By Lissette Gonzalez

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MIAMI (CBSMiami) – Skywatchers will look to the heavens late Friday night and early Saturday morning for a triple treat.

First up, there will be a full moon. But it’s not just any old full moon, it’s called the “snow moon.”

So what’s a “snow moon?” It’s the first full moon that occurs in February in North America. Usually, this month is a time for snow and cold air temperatures and this is the reason for the name “snow moon.”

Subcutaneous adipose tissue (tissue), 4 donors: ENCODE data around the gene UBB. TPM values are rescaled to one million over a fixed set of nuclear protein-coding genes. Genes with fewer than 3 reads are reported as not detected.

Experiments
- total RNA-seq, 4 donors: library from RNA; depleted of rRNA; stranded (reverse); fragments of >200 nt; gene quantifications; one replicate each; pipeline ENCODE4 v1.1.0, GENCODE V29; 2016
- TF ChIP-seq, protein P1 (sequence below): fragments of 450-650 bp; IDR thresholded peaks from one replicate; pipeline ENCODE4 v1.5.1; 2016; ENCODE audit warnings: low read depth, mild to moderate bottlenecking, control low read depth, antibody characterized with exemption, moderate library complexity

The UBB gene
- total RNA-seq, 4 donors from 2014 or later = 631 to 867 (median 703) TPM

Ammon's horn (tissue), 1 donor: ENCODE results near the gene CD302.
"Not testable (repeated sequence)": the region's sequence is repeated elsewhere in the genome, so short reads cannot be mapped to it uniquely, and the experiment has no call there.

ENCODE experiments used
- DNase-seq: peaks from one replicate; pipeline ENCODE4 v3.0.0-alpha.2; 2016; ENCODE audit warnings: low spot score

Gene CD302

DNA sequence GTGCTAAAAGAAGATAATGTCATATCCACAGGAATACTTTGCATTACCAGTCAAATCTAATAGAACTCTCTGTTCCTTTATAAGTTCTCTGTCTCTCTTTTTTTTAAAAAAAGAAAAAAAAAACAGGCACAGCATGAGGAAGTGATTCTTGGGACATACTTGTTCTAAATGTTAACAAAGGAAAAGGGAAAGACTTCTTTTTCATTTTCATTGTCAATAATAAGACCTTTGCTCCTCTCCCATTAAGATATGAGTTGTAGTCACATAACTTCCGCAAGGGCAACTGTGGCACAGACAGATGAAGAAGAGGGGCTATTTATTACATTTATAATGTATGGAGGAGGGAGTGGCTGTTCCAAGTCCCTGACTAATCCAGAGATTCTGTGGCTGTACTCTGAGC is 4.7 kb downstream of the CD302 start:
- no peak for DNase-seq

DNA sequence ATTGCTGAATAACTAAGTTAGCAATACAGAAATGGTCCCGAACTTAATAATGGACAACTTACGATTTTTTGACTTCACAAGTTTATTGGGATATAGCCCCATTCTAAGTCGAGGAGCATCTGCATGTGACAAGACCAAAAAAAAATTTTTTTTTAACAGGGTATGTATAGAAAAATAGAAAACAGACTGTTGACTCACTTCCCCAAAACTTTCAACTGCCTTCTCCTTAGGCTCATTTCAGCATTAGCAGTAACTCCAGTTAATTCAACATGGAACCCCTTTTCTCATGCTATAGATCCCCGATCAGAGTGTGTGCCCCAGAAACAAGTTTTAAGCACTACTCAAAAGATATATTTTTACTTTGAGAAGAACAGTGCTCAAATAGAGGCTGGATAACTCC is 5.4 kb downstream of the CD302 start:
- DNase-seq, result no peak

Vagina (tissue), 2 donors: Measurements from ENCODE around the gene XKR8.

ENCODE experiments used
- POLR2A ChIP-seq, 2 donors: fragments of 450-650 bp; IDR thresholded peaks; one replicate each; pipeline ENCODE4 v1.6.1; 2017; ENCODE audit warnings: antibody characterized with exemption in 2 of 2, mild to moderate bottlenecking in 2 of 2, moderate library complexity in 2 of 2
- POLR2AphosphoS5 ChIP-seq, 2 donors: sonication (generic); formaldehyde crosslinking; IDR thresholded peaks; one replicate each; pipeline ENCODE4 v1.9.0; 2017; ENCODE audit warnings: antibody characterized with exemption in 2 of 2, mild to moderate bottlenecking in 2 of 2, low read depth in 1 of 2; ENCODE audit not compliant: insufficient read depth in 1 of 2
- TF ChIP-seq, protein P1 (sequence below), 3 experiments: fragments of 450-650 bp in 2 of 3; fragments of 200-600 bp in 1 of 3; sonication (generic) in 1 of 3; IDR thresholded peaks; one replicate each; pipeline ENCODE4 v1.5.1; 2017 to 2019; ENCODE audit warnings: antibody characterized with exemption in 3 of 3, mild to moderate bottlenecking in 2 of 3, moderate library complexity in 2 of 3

But that’s not all. Friday’s full moon will be part of the second treat – a “penumbral” lunar eclipse.

So what’s that you may ask? Go ahead ask. Okay, we’ll tell you.

A penumbral lunar eclipse is when the moon will pass through the edge of the Earth’s shadow, which is called the penumbra. During this “full snow moon eclipse,” the moon will be completely shaded, making the change easier to see. This will happen around 7:43 p.m.

To wrap up the night, or in this case the morning, a comet will go whizzing by.

Comet 45P will make its closest approach to Earth when it’s about 7.4 million miles away. The best time to look for the Comet will be at 3 a.m. Saturday morning. Look towards the East where it will be visible in the constellation Hercules. To check it out, binoculars or a telescope will be helpful.


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